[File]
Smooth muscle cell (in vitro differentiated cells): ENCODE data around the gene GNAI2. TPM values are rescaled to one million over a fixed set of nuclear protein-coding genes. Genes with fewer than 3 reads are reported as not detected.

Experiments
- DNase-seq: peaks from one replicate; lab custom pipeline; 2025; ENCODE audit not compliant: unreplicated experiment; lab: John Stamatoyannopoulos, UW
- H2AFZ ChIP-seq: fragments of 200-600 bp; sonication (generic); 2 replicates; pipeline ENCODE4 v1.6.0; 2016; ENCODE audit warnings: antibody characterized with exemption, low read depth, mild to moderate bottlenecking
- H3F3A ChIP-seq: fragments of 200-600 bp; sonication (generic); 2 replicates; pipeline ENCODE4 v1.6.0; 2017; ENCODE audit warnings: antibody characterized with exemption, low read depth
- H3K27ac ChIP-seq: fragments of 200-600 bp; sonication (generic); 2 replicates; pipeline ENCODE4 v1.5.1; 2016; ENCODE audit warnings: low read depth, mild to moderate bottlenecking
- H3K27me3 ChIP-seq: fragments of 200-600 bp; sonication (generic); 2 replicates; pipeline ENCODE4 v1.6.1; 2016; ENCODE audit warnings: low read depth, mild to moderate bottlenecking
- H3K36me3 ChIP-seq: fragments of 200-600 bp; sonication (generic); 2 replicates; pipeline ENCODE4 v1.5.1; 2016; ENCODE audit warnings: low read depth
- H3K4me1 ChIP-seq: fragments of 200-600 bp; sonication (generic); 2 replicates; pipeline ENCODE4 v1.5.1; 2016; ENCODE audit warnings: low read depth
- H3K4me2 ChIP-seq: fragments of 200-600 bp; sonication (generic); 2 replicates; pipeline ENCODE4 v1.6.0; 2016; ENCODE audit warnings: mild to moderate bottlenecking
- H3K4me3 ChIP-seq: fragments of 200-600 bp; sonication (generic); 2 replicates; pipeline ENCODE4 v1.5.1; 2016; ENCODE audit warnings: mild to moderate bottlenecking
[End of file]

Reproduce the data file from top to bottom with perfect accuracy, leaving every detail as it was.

Smooth muscle cell (in vitro differentiated cells): ENCODE data around the gene GNAI2. TPM values are rescaled to one million over a fixed set of nuclear protein-coding genes. Genes with fewer than 3 reads are reported as not detected.

Experiments
- DNase-seq: peaks from one replicate; lab custom pipeline; 2025; ENCODE audit not compliant: unreplicated experiment; lab: John Stamatoyannopoulos, UW
- H2AFZ ChIP-seq: fragments of 200-600 bp; sonication (generic); 2 replicates; pipeline ENCODE4 v1.6.0; 2016; ENCODE audit warnings: antibody characterized with exemption, low read depth, mild to moderate bottlenecking
- H3F3A ChIP-seq: fragments of 200-600 bp; sonication (generic); 2 replicates; pipeline ENCODE4 v1.6.0; 2017; ENCODE audit warnings: antibody characterized with exemption, low read depth
- H3K27ac ChIP-seq: fragments of 200-600 bp; sonication (generic); 2 replicates; pipeline ENCODE4 v1.5.1; 2016; ENCODE audit warnings: low read depth, mild to moderate bottlenecking
- H3K27me3 ChIP-seq: fragments of 200-600 bp; sonication (generic); 2 replicates; pipeline ENCODE4 v1.6.1; 2016; ENCODE audit warnings: low read depth, mild to moderate bottlenecking
- H3K36me3 ChIP-seq: fragments of 200-600 bp; sonication (generic); 2 replicates; pipeline ENCODE4 v1.5.1; 2016; ENCODE audit warnings: low read depth
- H3K4me1 ChIP-seq: fragments of 200-600 bp; sonication (generic); 2 replicates; pipeline ENCODE4 v1.5.1; 2016; ENCODE audit warnings: low read depth
- H3K4me2 ChIP-seq: fragments of 200-600 bp; sonication (generic); 2 replicates; pipeline ENCODE4 v1.6.0; 2016; ENCODE audit warnings: mild to moderate bottlenecking
- H3K4me3 ChIP-seq: fragments of 200-600 bp; sonication (generic); 2 replicates; pipeline ENCODE4 v1.5.1; 2016; ENCODE audit warnings: mild to moderate bottlenecking